In 2006, 9,088 homes in New York City were in foreclosure. In the first six months of 2007, 6,743 homes entered foreclosure proceedings.
Illustration courtesy of the Center for Responsible Lending
By Eileen Markey
Thanks for nothing. That’s what sub-prime mortgage victims in New York’s at-risk neighborhoods are saying about the Bush administration plan to freeze interest rates for homeowners whose sub-prime loans are set to balloon next year.
The plan, which asks for voluntary participation from banks that made the mortgages, will freeze interest rates on sub-prime loans for up to five years, meaning the homeowners would get to keep paying off their mortgage at the current interest rate, not the higher ones looming. But only homeowners who are less than a month behind on repayments, receive their mortgages in 2005, 2006 or 2007 and whose interest rates will not reset until 2008 are eligible.
“It sounds like its going to be a very small group of people who are helped,” said Eric Fergen, outreach coordinator for University Neighborhood Housing Program, a Bronx organization that advocates for affordable housing and has been researching risky sub-prime mortgages for several years.
A UNHP study found more than half of the foreclosure filings in the Bronx in 2006 and 2007 happened when the mortgages where less than two years old, suggesting even without the exploding adjusted interest rates many homeowners couldn’t afford their homes to begin with, Fergen said. “Those people are not going to benefit at all,” he said.
But UNHP and other groups advocating a more substantial solution to the sub-prime mortgage meltdown say people who signed bad loans deserve help because the loosely regulated investment banking industry pressured their sub-prime lending partners to make risky home loans then packaged and sold the mortgages for investors: the riskier the loan the bigger the gambling pay off. For an in-depth look at how the investment banks profited off all of this, read “Wall Street and the Making of the Subprime Disaster.”
The meltdown isn’t simply the result of irresponsible buyers taking out a bigger loans than they could repay, Fergen said. “The lenders and brokers were aggressively pushing these products, even when some people could have qualified for a regular prime rate mortgage,” Fergen said. “Brokers get a larger commission based on a higher interest loan.”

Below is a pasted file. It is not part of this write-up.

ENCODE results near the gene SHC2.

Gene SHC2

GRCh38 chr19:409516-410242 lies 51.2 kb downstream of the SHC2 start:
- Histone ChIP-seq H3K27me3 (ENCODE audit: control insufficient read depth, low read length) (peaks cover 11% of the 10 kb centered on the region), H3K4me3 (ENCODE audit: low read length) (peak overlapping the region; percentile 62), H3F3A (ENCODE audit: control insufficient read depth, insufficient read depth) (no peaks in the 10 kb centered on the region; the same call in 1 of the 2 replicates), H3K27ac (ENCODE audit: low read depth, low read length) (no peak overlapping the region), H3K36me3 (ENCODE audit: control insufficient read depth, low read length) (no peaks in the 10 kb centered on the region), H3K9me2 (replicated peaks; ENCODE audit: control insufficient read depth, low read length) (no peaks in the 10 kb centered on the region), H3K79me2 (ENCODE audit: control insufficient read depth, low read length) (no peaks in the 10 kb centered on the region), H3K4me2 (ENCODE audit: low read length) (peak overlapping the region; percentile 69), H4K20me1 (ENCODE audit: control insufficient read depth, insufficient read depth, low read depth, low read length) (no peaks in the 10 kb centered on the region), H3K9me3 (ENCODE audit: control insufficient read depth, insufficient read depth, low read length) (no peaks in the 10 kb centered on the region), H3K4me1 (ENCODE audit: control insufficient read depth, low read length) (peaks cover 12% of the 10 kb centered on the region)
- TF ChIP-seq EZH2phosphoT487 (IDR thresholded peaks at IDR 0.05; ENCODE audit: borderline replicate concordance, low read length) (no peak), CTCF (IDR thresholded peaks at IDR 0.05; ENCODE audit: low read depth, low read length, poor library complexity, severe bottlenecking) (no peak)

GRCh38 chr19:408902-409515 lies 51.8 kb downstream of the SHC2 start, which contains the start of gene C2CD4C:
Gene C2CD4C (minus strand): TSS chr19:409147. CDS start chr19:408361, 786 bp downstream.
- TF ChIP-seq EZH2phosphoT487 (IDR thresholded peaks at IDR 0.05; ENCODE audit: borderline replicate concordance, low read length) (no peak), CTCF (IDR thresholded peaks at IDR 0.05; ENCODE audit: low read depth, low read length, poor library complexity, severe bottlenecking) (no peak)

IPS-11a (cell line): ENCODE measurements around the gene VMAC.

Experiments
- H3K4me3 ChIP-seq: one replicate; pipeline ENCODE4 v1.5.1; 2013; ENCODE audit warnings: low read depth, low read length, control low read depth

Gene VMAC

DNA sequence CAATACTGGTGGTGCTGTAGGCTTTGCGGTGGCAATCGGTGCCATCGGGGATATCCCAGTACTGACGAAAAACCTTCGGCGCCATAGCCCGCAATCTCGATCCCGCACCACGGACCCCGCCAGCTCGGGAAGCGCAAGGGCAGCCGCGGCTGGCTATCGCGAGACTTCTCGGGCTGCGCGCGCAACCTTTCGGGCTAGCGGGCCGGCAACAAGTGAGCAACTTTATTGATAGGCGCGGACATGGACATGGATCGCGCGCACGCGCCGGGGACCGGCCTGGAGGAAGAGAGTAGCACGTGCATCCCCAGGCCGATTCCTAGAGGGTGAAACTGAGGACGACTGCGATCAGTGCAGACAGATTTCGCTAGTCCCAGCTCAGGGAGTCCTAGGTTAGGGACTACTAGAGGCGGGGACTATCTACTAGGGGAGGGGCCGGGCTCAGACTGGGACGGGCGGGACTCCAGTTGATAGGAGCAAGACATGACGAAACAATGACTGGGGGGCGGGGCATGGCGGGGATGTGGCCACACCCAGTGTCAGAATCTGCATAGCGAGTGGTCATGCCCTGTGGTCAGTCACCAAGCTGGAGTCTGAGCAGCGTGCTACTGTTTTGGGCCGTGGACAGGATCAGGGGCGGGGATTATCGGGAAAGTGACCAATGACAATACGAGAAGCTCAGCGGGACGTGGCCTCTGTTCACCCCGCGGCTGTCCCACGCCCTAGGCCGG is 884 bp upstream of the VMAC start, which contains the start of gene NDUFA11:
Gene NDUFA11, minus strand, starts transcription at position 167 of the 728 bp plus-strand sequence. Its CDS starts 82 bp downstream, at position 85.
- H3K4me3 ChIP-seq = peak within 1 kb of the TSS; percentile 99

Margaret Groarke, a board member of the NorthWest Bronx Community and Clergy Coalition, which is pressuring for an across the board freeze on all sub-prime mortgages and the establishment of an assistance fund for borrowers said homeowners aren’t asking for a bailout or for the government or anyone else to pay off their debt.
“We’re not asking anyone to give out money. We are asking for a reasonable loan rate,” she said. The assistance fund the Northwest Bronx Community and Clergy Coalition and other members of the Save the American Dream coalition advocate would cover the costs of refinancing loans, basically closing costs, not the loans themselves.
The Center for Responsible Lending, a nonprofit that studies predatory lending nationally, estimates only 145,000, or 7 percent of the 7.2 million families with sub-prime mortgages will get any relief under the Bush plan. But 14 percent are already in foreclosure, and a December 2006 study by the Center for Responsible Lending projected 2.2 million families who signed sub-prime mortgages between 1998 and 2006 have and will lose their homes in the next few years.
In the five boroughs, 6,743 homes entered foreclosure proceedings in the first half of 2007, according to mortgage default filings. The full year figure is set to outpace last year’s 9,088 NYC foreclosures. According census data and foreclosure actions analyzed by Neighborhood Economic Development Advocacy Project, and NYC non-profit, foreclosures are most common in neighborhoods where more than half of the residents are black and Latino. Check out this map for a wave of woe.
Those patterns echo Center for Responsible Lending analysis of federal banking data which found that 52 percent of home loans made to African Americans in 2006 were sub-prime, compared to 40 percent of home loans made to Latinos and 22 percent made to non Hispanic whites.
All those people who are already in foreclosure will be left out of the Bush plan. So will the homeowners whose adjustable rate mortgages or ARMs have already adjusted or will before January.